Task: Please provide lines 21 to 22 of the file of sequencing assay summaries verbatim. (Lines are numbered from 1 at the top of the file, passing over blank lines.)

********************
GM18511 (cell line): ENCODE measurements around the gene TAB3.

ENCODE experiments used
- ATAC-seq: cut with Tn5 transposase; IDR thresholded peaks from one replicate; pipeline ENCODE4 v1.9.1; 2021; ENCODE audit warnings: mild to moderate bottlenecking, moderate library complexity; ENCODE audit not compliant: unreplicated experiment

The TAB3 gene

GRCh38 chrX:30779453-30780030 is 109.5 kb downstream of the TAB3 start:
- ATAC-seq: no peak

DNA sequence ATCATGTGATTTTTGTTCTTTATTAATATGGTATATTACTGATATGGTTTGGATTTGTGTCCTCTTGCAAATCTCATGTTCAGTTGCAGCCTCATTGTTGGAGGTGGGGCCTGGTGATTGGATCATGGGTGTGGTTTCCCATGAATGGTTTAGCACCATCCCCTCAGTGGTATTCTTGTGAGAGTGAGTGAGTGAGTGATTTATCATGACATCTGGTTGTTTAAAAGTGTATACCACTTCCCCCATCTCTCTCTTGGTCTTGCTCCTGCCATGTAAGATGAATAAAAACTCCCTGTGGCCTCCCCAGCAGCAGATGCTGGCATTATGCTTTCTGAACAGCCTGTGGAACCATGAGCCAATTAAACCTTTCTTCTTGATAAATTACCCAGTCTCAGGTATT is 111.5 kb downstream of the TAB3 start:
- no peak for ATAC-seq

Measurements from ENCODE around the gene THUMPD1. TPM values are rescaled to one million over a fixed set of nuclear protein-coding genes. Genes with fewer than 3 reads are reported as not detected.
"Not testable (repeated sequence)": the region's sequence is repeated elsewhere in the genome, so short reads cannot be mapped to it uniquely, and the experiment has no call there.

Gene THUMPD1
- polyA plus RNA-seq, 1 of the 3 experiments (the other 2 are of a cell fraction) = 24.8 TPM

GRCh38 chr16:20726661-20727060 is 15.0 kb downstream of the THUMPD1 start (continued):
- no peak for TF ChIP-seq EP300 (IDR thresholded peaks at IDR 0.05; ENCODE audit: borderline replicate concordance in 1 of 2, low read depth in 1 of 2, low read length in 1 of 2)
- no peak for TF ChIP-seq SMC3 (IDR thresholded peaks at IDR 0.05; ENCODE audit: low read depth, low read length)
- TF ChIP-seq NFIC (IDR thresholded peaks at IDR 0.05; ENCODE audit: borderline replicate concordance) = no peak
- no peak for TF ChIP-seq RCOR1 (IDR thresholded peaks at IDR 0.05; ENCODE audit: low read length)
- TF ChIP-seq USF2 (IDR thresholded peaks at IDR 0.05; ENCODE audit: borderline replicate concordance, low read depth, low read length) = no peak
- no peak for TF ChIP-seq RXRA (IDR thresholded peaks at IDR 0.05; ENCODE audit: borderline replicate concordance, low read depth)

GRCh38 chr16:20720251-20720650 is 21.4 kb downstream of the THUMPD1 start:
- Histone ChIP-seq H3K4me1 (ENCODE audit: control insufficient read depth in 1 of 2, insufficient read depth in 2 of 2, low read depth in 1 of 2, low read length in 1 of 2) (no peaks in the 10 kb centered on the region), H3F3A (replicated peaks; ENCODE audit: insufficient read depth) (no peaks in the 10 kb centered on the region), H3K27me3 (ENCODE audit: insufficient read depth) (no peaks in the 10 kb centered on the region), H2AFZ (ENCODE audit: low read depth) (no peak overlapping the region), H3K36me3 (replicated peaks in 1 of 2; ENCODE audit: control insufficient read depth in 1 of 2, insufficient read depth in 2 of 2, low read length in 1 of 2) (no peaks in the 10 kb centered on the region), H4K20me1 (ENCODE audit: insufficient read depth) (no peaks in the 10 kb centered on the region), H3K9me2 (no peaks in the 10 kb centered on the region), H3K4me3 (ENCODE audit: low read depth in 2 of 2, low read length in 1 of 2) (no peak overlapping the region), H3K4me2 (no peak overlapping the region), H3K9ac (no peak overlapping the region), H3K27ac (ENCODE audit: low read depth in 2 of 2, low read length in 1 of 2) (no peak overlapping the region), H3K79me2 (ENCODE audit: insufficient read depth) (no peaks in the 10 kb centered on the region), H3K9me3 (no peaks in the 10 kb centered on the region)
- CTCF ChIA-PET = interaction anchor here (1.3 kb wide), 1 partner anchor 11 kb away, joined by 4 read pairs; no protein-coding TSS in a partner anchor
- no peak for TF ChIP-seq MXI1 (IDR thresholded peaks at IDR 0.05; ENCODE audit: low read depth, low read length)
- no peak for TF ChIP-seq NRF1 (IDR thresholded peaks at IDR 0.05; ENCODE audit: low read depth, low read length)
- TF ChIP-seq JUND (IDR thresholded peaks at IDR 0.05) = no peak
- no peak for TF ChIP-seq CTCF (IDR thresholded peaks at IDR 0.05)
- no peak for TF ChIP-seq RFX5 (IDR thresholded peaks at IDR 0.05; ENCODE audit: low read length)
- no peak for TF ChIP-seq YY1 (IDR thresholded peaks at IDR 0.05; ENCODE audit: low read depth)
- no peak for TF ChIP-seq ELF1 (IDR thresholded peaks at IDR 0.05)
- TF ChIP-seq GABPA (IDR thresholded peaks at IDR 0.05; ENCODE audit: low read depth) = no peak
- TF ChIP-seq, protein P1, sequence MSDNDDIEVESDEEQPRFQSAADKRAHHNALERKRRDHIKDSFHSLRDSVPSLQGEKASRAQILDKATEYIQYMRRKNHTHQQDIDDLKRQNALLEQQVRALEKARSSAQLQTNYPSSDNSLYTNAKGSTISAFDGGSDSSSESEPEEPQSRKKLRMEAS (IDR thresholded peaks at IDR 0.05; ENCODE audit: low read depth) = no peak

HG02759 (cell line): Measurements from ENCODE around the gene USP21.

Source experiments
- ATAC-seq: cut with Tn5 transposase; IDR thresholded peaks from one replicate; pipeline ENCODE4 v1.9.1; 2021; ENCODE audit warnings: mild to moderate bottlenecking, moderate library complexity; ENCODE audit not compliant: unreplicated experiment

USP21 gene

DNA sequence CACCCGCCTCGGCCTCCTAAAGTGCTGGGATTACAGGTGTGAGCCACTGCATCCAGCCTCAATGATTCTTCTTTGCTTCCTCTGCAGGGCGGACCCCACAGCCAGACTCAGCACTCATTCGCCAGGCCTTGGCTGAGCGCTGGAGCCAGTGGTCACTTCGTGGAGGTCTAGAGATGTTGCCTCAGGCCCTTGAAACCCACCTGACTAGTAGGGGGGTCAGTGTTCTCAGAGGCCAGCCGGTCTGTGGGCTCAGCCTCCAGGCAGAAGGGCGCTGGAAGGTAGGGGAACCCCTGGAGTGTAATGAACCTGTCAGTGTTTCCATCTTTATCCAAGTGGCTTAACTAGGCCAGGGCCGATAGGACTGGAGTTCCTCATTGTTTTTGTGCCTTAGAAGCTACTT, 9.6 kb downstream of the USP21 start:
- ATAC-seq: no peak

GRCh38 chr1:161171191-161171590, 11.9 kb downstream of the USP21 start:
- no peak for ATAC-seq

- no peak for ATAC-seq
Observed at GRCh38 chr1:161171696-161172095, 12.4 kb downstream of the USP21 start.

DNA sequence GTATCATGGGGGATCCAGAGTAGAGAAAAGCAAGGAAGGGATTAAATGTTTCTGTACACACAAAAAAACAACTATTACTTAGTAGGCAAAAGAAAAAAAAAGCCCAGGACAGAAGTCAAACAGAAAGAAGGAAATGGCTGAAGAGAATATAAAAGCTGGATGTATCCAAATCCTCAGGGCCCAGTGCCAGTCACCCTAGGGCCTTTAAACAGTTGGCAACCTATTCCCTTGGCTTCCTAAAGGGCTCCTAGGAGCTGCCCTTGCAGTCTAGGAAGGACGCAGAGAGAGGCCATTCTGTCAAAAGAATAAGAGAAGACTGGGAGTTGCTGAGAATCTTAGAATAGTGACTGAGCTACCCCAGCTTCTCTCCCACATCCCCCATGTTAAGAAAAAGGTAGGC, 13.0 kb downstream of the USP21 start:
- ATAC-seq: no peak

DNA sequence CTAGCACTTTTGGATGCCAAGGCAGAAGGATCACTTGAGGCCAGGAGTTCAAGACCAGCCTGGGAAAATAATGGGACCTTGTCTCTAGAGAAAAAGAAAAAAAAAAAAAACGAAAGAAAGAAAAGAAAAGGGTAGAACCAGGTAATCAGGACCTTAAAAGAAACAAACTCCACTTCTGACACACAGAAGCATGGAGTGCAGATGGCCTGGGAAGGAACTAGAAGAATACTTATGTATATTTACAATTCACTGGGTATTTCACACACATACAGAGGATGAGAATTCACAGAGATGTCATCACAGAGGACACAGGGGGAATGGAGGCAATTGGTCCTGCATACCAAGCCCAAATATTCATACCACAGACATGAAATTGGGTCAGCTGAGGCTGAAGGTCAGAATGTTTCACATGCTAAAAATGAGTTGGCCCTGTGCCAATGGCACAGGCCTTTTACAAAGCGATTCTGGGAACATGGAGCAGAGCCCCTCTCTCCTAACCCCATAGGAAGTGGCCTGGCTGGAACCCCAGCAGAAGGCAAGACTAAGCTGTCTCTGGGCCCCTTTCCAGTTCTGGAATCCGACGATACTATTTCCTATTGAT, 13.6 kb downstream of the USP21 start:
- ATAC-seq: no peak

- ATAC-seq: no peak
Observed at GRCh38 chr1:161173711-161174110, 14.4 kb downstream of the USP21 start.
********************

- Histone ChIP-seq H3K4me1 (ENCODE audit: control insufficient read depth in 1 of 2, insufficient read depth in 2 of 2, low read depth in 1 of 2, low read length in 1 of 2) (no peaks in the 10 kb centered on the region), H3F3A (replicated peaks; ENCODE audit: insufficient read depth) (no peaks in the 10 kb centered on the region), H3K27me3 (ENCODE audit: insufficient read depth) (no peaks in the 10 kb centered on the region), H2AFZ (ENCODE audit: low read depth) (no peak overlapping the region), H3K36me3 (replicated peaks in 1 of 2; ENCODE audit: control insufficient read depth in 1 of 2, insufficient read depth in 2 of 2, low read length in 1 of 2) (no peaks in the 10 kb centered on the region), H4K20me1 (ENCODE audit: insufficient read depth) (no peaks in the 10 kb centered on the region), H3K9me2 (no peaks in the 10 kb centered on the region), H3K4me3 (ENCODE audit: low read depth in 2 of 2, low read length in 1 of 2) (no peak overlapping the region), H3K4me2 (no peak overlapping the region), H3K9ac (no peak overlapping the region), H3K27ac (ENCODE audit: low read depth in 2 of 2, low read length in 1 of 2) (no peak overlapping the region), H3K79me2 (ENCODE audit: insufficient read depth) (no peaks in the 10 kb centered on the region), H3K9me3 (no peaks in the 10 kb centered on the region)
- CTCF ChIA-PET = interaction anchor here (1.3 kb wide), 1 partner anchor 11 kb away, joined by 4 read pairs; no protein-coding TSS in a partner anchor